Why more seats aren’t made in this way I will never know. An amply sized and padded seat cushion makes up the bottom of this aftermarket kayak seat.
I like the brass hardware and adjustability but what stands out more than anything is the seatback.
UV resistant nylon surrounds the body forming soft wings on the sides to reinforce the padded and comfortable seat back. I love the soft nylon wings that wrap around and support from the sides.
It reminds me of some of my favorite camp chairs that are durable, comfortable, and insanely effective. Don’t worry, the seatback is tall enough to provide plenty of support for taller people.
I’m actually happy to see at least one seat on our list deviate away from the molded foam design and opt for a softer, more even design that just might be the perfect fit for many of you.
If you’re unsure about the more rigid construction of the molded foam seats or don’t see one that looks just right for you, try this one! Probably the best kayak seat for fishing on our list for you anglers out there.
Best for ultimate comfort and cushion with a softer feel overall.
Leader makes tons of aftermarket marine accessories and they’re bringing their talent into the design of this seat. Compared to the Kerco we reviewed above, you’ll get a little more generous seat size and smilar design all around.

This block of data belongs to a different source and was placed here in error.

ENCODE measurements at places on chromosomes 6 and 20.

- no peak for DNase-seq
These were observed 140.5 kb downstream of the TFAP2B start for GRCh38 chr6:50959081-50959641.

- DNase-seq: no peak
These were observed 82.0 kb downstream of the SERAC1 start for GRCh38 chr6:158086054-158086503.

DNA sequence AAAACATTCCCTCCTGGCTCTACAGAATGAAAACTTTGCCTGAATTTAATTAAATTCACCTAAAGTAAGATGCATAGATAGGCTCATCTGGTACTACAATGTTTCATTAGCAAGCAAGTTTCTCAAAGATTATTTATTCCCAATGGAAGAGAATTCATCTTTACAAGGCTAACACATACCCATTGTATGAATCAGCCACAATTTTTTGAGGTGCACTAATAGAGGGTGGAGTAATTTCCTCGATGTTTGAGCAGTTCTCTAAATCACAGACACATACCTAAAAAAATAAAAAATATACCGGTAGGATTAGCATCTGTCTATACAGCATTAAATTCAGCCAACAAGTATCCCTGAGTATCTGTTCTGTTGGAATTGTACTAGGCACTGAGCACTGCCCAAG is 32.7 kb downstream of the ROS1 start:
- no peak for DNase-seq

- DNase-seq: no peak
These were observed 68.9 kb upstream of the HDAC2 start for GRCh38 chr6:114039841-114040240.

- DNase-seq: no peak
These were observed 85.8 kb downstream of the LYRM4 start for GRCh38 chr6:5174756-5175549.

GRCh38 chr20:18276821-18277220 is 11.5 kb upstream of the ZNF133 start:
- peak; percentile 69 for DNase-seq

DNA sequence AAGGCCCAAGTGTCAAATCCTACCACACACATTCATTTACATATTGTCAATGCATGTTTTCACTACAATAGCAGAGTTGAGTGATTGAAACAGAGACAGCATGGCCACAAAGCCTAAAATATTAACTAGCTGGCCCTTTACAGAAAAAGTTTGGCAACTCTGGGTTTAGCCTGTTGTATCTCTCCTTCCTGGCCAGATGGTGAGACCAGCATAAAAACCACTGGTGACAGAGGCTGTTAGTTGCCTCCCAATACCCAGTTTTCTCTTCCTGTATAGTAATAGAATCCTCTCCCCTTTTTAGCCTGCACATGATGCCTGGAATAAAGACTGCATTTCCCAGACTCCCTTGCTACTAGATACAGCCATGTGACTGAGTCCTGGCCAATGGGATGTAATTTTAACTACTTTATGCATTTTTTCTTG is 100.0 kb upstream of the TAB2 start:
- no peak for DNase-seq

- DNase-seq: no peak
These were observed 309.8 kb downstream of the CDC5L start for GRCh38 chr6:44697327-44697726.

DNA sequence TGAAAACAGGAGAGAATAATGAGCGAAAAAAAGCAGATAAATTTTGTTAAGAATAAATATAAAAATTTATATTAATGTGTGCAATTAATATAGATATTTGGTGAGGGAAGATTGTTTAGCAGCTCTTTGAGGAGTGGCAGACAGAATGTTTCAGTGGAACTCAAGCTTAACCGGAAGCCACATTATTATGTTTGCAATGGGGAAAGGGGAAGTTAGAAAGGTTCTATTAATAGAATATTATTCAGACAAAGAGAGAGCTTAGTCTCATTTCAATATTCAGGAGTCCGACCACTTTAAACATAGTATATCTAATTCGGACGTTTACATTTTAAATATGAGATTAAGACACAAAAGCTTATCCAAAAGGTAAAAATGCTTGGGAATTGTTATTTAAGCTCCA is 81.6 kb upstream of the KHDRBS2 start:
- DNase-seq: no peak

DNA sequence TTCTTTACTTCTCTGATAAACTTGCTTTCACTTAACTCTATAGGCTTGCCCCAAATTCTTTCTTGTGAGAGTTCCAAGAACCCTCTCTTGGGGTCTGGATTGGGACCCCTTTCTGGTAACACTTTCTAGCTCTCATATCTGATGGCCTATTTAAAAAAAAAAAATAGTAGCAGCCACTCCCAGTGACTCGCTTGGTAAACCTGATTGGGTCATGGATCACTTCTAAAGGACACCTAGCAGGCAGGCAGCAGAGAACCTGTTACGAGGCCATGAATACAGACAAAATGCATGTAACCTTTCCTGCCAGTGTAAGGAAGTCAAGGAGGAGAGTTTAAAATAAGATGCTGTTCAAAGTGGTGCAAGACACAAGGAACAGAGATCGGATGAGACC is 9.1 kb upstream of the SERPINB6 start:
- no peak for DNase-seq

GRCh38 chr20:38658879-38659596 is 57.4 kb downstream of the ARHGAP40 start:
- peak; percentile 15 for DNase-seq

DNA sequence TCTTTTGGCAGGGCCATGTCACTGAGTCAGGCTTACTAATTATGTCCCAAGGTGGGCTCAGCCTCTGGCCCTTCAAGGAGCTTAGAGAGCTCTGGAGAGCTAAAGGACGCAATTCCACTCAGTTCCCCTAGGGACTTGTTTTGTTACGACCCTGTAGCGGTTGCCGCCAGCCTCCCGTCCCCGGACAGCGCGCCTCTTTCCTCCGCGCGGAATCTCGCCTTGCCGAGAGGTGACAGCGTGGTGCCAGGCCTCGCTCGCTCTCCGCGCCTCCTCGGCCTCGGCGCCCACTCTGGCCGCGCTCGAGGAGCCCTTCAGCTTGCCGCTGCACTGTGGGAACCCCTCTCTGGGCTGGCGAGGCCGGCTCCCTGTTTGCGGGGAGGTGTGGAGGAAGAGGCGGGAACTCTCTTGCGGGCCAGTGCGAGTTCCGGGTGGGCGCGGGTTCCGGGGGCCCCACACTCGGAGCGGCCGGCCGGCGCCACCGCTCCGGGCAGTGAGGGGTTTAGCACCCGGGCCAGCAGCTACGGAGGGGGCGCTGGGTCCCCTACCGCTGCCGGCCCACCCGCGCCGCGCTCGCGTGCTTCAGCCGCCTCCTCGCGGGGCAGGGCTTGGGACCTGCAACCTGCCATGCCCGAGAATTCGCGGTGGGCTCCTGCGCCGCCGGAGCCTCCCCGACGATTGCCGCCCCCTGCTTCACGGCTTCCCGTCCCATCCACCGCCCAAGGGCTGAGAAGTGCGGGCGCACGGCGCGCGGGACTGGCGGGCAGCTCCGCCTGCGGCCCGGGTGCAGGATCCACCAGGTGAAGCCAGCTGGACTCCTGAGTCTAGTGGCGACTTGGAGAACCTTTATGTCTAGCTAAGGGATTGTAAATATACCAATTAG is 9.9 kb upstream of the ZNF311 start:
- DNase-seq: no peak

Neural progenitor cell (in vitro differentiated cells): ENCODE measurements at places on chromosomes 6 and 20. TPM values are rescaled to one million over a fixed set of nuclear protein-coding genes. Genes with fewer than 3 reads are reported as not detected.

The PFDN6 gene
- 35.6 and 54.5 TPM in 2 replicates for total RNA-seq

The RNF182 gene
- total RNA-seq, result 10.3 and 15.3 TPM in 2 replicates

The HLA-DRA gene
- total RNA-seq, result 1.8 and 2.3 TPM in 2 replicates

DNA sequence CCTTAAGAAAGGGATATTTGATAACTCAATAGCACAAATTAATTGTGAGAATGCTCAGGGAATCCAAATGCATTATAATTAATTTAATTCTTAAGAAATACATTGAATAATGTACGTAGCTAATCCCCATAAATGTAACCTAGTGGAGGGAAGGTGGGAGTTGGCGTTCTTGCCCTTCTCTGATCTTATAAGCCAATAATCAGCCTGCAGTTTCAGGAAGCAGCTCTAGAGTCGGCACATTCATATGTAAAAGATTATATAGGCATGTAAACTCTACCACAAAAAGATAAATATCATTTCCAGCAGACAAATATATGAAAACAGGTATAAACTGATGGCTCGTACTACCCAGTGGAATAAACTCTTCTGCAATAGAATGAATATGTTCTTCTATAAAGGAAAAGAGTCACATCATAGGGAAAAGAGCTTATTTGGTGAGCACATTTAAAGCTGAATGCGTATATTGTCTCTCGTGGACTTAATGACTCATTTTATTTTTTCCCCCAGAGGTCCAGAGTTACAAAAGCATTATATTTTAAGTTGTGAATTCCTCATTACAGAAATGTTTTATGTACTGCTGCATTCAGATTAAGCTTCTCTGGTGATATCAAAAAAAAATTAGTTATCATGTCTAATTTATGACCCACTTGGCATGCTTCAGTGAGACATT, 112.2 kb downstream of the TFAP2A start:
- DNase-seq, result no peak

Marine grade brass clips and sturdy webbing straps help this seat adjust to fit and support your unique shape. It’s made to work with a traditional kayak and the overall level of adjustability make it a good choice for those who need to squeeze it into a tight cockpit.
One thing I wish Leader would have imported from Kerco is the seat cushion design. Im not a fan the deep molded grooves on the seat cushion.
They appear to be too close to where the hip bones make contact with the seat. If you happen to be the right size this could result in discomfort if those bones are rubbing against the deep grooves in the seat.
All said and done, however, this seat is a great molded foam choice for those looking to find a larger seat cushion and sturdy aftermarket replacement seat.
Best for larger seat cushion footprint and traditional kayak fitment.
Brooklyn Kayak Company is bringing us a molded foam kayak seat for sit on top boats. This is one to compare to our review of the Kerco sit on top seat from earlier.
Unlike the Kerco, BKC included an extremely large seat cushion. I don’t know about you, but if I’m buying an upgraded seat I’d want as much room as possible, so I like the larger cushion.